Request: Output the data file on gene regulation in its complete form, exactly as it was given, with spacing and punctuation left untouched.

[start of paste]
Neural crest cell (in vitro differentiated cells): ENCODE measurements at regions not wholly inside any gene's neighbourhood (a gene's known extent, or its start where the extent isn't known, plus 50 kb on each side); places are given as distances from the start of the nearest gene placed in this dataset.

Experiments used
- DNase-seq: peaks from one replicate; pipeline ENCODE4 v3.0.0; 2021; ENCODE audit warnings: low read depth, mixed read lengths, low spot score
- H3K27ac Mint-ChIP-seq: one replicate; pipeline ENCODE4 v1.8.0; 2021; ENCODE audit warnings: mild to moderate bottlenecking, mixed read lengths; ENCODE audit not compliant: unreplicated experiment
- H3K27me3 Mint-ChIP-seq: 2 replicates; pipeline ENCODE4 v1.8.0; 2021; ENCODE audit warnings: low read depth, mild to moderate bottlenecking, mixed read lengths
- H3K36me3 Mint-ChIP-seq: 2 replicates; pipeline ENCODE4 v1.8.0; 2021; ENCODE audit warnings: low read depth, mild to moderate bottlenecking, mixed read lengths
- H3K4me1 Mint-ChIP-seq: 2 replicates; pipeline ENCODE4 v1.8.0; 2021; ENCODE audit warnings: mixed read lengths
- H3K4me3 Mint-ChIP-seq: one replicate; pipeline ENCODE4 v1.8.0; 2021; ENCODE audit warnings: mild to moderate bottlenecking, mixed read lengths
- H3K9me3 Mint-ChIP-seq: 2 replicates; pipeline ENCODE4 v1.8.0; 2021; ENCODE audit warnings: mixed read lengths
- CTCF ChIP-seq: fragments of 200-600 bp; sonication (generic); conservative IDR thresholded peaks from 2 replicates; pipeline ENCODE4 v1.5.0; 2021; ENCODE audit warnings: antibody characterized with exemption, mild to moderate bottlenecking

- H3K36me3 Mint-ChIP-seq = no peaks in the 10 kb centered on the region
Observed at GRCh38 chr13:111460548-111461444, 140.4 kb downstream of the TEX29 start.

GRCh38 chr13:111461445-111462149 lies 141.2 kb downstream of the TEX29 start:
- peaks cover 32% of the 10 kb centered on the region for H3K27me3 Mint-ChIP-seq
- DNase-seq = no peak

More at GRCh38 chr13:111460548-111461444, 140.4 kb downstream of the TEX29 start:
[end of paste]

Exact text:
Neural crest cell (in vitro differentiated cells): ENCODE measurements at regions not wholly inside any gene's neighbourhood (a gene's known extent, or its start where the extent isn't known, plus 50 kb on each side); places are given as distances from the start of the nearest gene placed in this dataset.

Experiments used
- DNase-seq: peaks from one replicate; pipeline ENCODE4 v3.0.0; 2021; ENCODE audit warnings: low read depth, mixed read lengths, low spot score
- H3K27ac Mint-ChIP-seq: one replicate; pipeline ENCODE4 v1.8.0; 2021; ENCODE audit warnings: mild to moderate bottlenecking, mixed read lengths; ENCODE audit not compliant: unreplicated experiment
- H3K27me3 Mint-ChIP-seq: 2 replicates; pipeline ENCODE4 v1.8.0; 2021; ENCODE audit warnings: low read depth, mild to moderate bottlenecking, mixed read lengths
- H3K36me3 Mint-ChIP-seq: 2 replicates; pipeline ENCODE4 v1.8.0; 2021; ENCODE audit warnings: low read depth, mild to moderate bottlenecking, mixed read lengths
- H3K4me1 Mint-ChIP-seq: 2 replicates; pipeline ENCODE4 v1.8.0; 2021; ENCODE audit warnings: mixed read lengths
- H3K4me3 Mint-ChIP-seq: one replicate; pipeline ENCODE4 v1.8.0; 2021; ENCODE audit warnings: mild to moderate bottlenecking, mixed read lengths
- H3K9me3 Mint-ChIP-seq: 2 replicates; pipeline ENCODE4 v1.8.0; 2021; ENCODE audit warnings: mixed read lengths
- CTCF ChIP-seq: fragments of 200-600 bp; sonication (generic); conservative IDR thresholded peaks from 2 replicates; pipeline ENCODE4 v1.5.0; 2021; ENCODE audit warnings: antibody characterized with exemption, mild to moderate bottlenecking

- H3K36me3 Mint-ChIP-seq = no peaks in the 10 kb centered on the region
Observed at GRCh38 chr13:111460548-111461444, 140.4 kb downstream of the TEX29 start.

GRCh38 chr13:111461445-111462149 lies 141.2 kb downstream of the TEX29 start:
- peaks cover 32% of the 10 kb centered on the region for H3K27me3 Mint-ChIP-seq
- DNase-seq = no peak

More at GRCh38 chr13:111460548-111461444, 140.4 kb downstream of the TEX29 start: